Theodore Roosevelt entered the White House due to the previous president’s assassination- in 1901, an anarchist assassinated William McKinley. Roosevelt soon became the youngest (age 43 at the time), and 26th president but most importantly one of the most prominent leaders of that era. He was a son of a wealthy New York family allowing him to pursue a career in Republican politics. Roles he had prior to his presidency were a New York legislator, U.S. civil service commissioner, and assistant secretary of the Navy. Then, he was elected governor of New York in 1898 and vice president in 1900.
Roosevelt became the first modern president in many more ways than one. He was involved in many activities and had both an active private and social life. He pursued the “strenuous life’ which included boxing, wrestling, hunting, rowing, and ranching and chasing rustlers all throughout Dakota territory. He was always showing off but ended up leading to a lot of publicity and positive attention from America. He dramatized the issues of progressivism and became the most popular politician of all time. Roosevelt had many accounts of big changes he made throughout his terms. Unlike past presidents, he seemed to poke his nose around just around everyone. For instance, he believed that the president could do anything to meet national needs that the Constitution did not specifically prohibit. He said, “Under this interpretation of executive power, I did and cause to be done many things not previously done… I did not usurp power.” Teddy, or TR as the public called him often times, encouraged the development of a personal presidency by exploiting the public’s interest in their exciting, young, and healthy president. Additionally, he began the first White House press room and also handled the mass media himself and addressing his audience accordingly. He became a huge celebrity to the public eye since he began sharing much of his private life, capturing their hearts, from him playing with his children in the White House to hiking, horseback riding, and hanging out with notable celebrities. The publicity from all of these events not only kept TR, or Teddy in the spotlight but also enabled him to mold public opinion.
Not only did Theodore Roosevelt gain the love and respect from all of America, he did many things for them also. He reorganized the executive branch. Since he believed in efficiency and expertise, he rearranged many ideas. He tried to promote rational policymaking and public management by staffing the expanding federal beauracy with able professionals. These people made better and more educated decisions for the whole of the U.S. By doing this, though, he provoked opposition from time to time.
During this time, the government was not known to interfere with workers and their employees until it came around to the possibility of a freezing winter due to lack of coal and workers in the coal plant. Roosevelt wasn’t supposed to interfere but ended up doing so even though his legal advisers told him otherwise. He invited both of the owners and the union leaders to the White House and declared that national interest made government action necessary. The union leaders agreed to meet but the owners refused to even speak to the miners and demanded that Roosevelt use the army to break the union, as Cleveland had done in previous years during the Pullman strike in 1894. Roosevelt, as president, strongly believed that his role was to mediate social conflict for the public good. He announced that he would use the army to seize and operate the mines, not to crush the union. Many weren’t sure he was going by the little rules of the constitution but he said “to hell with the Constitution when the people want coal”. The owners had no other option but to acres and accept the commission from before. The commission gave the miners a 10 percent wage increase and normal days of work, 9 hours, as opposed to the earlier strenuous amount of hours on the job. The owners were also allowed to raise coal prices by 10 percent. Not only was Roosevelt given credit for ending the United Mine Workers Union strike but he set important precedents for an active roles with labor disputes and showed how strong of a president he was to the general public.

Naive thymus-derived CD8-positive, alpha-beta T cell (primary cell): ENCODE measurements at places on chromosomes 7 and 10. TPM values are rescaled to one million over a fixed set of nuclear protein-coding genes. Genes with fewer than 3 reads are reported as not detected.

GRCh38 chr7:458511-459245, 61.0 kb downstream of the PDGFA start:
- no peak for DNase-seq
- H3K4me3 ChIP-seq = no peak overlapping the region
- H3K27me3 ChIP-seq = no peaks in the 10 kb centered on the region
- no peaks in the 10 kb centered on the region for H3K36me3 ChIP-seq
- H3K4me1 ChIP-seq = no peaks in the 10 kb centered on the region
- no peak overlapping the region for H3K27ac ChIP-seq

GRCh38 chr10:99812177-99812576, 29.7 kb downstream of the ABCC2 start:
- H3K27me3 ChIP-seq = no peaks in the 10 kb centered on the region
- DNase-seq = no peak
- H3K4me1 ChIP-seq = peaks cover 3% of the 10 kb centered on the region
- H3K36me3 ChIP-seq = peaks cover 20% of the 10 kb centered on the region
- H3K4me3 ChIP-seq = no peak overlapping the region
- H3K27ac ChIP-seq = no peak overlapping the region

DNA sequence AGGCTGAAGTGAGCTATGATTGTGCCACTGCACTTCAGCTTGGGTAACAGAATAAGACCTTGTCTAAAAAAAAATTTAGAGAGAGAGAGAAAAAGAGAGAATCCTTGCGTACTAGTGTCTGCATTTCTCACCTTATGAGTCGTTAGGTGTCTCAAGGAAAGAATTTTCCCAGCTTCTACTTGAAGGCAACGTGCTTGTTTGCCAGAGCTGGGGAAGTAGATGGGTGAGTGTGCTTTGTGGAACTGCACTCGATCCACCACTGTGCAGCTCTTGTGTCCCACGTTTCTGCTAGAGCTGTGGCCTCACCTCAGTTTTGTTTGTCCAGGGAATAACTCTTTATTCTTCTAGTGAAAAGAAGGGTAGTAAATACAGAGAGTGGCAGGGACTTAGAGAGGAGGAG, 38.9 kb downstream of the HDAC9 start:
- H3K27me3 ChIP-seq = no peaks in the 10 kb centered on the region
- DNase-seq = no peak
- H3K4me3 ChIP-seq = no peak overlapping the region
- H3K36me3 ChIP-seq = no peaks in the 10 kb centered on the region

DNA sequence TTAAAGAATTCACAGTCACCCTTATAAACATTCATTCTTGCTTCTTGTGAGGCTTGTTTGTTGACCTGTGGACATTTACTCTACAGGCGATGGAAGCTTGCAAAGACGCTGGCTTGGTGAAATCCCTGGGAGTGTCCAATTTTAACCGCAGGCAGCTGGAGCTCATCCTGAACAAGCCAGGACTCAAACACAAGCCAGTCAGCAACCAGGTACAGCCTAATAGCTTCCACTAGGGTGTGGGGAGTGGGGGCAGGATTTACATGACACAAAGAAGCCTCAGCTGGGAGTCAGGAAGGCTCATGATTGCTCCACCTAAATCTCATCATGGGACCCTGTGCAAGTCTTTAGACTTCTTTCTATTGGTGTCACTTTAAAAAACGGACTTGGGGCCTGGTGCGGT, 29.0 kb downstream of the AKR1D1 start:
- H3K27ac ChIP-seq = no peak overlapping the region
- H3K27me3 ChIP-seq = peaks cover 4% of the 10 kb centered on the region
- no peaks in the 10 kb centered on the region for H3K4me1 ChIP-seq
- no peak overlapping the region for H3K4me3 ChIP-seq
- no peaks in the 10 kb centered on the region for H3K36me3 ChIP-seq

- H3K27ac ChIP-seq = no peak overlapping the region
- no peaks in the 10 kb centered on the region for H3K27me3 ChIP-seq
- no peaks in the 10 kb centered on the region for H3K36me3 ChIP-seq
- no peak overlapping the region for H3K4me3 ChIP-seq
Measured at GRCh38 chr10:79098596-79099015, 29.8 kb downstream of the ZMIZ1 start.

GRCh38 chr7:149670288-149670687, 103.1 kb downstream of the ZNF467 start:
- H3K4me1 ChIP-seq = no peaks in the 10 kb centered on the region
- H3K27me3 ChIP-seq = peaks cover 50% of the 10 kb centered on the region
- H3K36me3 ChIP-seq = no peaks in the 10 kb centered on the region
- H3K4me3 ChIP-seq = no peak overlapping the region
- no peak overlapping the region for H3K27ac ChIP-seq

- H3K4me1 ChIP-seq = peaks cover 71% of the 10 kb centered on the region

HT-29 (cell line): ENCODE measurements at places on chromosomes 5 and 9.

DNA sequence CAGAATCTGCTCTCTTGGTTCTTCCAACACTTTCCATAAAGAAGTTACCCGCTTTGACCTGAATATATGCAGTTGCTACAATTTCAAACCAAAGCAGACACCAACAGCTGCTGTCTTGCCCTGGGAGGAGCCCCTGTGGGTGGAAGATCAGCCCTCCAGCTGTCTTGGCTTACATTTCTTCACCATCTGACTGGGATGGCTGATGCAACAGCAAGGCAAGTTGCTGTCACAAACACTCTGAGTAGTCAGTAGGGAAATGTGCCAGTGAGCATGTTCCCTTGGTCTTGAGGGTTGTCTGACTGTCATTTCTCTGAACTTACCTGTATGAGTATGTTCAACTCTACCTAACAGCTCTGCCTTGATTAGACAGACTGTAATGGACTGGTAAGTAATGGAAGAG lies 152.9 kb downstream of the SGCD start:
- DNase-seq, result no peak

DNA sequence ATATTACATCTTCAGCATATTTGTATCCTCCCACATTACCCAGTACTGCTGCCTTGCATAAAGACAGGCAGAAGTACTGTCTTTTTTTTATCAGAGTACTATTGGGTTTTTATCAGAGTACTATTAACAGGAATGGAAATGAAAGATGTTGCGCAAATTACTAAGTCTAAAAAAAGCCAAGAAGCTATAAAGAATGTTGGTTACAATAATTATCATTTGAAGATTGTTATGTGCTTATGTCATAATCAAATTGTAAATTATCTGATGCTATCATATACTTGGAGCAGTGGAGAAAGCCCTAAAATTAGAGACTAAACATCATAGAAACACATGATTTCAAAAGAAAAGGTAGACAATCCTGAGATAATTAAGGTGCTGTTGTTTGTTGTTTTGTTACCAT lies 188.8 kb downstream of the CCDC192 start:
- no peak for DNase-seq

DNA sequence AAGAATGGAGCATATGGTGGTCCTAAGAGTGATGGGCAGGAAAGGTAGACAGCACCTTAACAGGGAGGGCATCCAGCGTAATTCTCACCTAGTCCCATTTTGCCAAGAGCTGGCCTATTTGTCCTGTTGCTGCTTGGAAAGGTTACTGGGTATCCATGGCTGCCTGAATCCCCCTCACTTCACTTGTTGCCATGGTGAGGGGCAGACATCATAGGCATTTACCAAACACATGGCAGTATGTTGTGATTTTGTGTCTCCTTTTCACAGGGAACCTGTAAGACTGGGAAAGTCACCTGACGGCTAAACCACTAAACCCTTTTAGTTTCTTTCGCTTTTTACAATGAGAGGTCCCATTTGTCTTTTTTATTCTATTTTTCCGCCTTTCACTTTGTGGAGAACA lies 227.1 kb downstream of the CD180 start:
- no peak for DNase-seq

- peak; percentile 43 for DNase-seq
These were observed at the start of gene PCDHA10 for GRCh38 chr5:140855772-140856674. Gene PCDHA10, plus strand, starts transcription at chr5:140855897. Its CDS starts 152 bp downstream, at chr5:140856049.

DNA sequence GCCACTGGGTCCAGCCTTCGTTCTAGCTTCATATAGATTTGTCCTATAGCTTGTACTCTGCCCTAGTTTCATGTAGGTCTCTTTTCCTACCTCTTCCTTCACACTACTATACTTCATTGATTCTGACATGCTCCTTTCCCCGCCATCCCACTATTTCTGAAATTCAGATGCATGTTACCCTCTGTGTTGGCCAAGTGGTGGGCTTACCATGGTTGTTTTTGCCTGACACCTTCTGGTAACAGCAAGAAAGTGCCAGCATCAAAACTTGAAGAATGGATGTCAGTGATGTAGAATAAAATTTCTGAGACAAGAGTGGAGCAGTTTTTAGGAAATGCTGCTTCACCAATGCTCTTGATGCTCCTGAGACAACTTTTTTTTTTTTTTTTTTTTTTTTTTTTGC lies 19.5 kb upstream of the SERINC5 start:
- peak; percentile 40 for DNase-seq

Now what? The President’s bear hunt would be a failure! The next day, the hunt guides tracked down an old black bear that the dogs had trailed quite a distance and attacked. The guides tied the bear to a willow tree and called for the President. Here was a bear for him to shoot!
But Roosevelt took one look at the old bear and refused to shoot it. He felt doing so would be unsportsmanlike. However, since it was injured and suffering, Roosevelt ordered that the bear be put down to end its pain. Word of this hit newspapers across the country, and political cartoonist Clifford Berryman picked up on the story, drawing a cartoon showing how President Roosevelt refused to shoot the bear while hunting in Mississippi.
The original cartoon, which ran in the Washington Post on November 16, 1902, shows Roosevelt standing in front. The guide and bear are in the background, and they’re about the same size. Later, similar cartoons appeared, but the bear was smaller and shaking with fear. This bear cub then appeared in other cartoons Clifford Berryman drew throughout Roosevelt’s career. That connected bears with President Roosevelt.
The Teddy Bear tie came when a Brooklyn, NY candy shop owner, Morris Michtom, saw Clifford Berryman’s original cartoon of Roosevelt and the bear and had an idea. He put in his shop window two stuffed toy bears his wife had made. Michtom asked permission from President Roosevelt to call these toy bears ‘Teddy’s bears’. The rapid popularity of these bears led Michtom to mass-produce them, eventually forming the Ideal Novelty and Toy Company.”